After years of studying and preparation, the California bar exam is the last stop in your journey to becoming a lawyer. You’ve worked hard for this – and wouldn’t want a mistake from your past threatening your future.
As part of the exam, a committee of bar examiners will determine if you’re morally fit to practice law. Over a period of at least six months, examiners will thoroughly inspect your background – including any criminal convictions or signifiers that you may abuse alcohol.
If you were convicted of driving under the influence (DUI), this will most likely catch the eye of an examiner. It could indicate that you do not follow the law – or that you have an underlying alcohol problem.
However, this conviction does not automatically disqualify you from receiving your license. In determining next steps, the committee will take several factors into consideration:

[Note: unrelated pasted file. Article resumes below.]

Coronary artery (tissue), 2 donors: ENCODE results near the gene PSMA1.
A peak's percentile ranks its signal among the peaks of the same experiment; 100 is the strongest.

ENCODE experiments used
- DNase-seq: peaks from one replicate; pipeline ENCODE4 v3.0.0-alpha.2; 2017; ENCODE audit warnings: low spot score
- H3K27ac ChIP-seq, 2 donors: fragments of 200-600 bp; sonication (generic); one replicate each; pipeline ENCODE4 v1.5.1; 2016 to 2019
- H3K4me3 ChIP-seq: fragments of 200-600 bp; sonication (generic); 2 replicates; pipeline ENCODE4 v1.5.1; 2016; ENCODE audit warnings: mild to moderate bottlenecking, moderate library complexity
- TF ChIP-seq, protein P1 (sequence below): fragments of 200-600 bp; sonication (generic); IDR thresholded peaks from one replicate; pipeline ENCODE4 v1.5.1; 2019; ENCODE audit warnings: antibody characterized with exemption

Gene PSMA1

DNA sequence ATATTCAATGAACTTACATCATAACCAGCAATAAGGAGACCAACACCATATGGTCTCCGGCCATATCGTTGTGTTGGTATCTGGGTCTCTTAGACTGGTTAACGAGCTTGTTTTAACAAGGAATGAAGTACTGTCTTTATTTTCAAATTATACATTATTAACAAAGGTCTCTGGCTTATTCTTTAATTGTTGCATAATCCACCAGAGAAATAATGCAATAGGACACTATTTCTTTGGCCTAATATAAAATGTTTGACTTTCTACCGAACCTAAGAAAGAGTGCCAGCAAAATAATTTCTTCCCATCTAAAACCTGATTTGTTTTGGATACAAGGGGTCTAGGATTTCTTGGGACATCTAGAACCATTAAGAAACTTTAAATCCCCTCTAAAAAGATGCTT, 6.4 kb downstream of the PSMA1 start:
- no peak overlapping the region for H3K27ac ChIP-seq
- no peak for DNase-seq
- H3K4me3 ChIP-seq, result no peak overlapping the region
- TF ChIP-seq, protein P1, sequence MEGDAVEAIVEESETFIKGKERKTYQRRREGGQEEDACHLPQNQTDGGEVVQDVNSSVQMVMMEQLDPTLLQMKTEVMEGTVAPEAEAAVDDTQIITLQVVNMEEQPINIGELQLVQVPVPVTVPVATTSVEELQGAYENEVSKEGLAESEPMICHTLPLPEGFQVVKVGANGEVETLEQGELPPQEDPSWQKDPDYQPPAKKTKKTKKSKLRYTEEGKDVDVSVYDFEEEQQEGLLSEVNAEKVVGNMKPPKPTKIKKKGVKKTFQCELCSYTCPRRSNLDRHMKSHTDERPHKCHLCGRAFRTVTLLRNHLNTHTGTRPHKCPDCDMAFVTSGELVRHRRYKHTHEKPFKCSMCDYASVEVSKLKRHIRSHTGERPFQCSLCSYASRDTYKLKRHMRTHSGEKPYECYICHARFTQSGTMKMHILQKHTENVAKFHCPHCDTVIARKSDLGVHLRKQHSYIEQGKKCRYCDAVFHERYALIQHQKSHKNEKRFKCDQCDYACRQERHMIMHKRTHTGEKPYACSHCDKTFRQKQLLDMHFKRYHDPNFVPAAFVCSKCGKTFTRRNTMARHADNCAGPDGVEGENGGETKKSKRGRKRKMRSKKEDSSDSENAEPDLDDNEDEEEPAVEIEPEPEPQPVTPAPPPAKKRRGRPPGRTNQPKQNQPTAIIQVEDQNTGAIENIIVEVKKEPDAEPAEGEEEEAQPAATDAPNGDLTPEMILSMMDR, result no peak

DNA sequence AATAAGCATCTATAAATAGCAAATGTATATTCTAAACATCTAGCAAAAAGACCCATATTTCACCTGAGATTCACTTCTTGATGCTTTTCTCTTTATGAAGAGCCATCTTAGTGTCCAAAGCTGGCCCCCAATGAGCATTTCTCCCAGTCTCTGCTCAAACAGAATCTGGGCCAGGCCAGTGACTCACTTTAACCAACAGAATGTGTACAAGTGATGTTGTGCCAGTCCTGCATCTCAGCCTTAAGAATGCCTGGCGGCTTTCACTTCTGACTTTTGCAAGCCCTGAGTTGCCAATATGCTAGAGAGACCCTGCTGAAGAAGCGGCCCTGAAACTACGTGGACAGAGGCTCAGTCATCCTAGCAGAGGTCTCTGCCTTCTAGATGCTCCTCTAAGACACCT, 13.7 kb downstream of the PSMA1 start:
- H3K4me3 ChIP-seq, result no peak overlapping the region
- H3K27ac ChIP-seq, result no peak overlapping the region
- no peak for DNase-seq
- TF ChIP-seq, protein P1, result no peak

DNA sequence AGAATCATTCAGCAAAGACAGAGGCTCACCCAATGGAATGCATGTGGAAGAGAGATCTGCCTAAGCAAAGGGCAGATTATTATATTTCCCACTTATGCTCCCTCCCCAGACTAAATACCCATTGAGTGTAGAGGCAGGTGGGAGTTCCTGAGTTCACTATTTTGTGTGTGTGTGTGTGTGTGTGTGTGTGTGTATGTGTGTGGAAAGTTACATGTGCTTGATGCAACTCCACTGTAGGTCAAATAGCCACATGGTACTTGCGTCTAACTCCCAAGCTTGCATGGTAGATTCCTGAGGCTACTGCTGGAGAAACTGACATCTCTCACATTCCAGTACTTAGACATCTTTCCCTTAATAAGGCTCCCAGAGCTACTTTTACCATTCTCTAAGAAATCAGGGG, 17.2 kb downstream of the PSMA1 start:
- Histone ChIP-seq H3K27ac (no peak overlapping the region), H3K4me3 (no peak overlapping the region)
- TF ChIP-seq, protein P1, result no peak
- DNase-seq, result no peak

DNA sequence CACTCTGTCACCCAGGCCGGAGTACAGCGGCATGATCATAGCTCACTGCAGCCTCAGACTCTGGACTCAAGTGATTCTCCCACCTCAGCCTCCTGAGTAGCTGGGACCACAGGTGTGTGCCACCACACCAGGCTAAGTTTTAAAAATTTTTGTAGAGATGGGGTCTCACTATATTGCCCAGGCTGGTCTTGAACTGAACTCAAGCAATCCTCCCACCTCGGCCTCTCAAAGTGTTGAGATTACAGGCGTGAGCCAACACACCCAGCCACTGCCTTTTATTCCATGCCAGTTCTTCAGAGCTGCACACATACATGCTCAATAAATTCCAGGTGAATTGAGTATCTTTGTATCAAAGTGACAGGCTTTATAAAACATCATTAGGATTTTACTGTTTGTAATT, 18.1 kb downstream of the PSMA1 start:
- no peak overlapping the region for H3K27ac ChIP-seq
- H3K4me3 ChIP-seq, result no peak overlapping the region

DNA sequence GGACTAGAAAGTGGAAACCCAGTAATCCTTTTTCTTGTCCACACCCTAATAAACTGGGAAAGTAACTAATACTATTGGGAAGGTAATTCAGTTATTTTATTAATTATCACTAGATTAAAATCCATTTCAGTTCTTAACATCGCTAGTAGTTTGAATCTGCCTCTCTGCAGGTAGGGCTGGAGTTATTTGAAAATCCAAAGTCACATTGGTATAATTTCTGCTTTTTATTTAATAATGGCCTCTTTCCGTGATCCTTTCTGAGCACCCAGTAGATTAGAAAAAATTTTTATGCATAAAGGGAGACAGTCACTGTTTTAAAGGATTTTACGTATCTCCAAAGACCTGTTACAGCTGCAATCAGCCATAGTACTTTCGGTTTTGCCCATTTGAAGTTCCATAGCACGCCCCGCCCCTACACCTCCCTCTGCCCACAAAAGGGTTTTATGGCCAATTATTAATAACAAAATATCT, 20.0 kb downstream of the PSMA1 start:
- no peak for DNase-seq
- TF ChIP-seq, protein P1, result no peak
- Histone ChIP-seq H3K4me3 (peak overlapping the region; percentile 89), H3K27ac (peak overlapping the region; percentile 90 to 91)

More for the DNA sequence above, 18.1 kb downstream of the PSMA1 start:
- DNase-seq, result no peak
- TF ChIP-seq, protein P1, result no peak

- How old you were when you received the DUI
- How long it has been since then
- Whether the crime was isolated or part of a pattern
- Whether you successfully completed probation or parole
- Any special circumstances surrounding the conviction
- Whether you completed a rehab program for alcohol abuse
It is vital that you do not try to hide your conviction, but rather show that you have successfully rehabilitated yourself. Be open about your mistakes and the steps you have taken to combat them.
At the end of the day, the committee is simply trying to protect you and your future clients. You can always reach out to them if you have any questions during the process. And if you’re feeling nervous about the potential outcome, you can always consult a lawyer who focuses on state bar defense.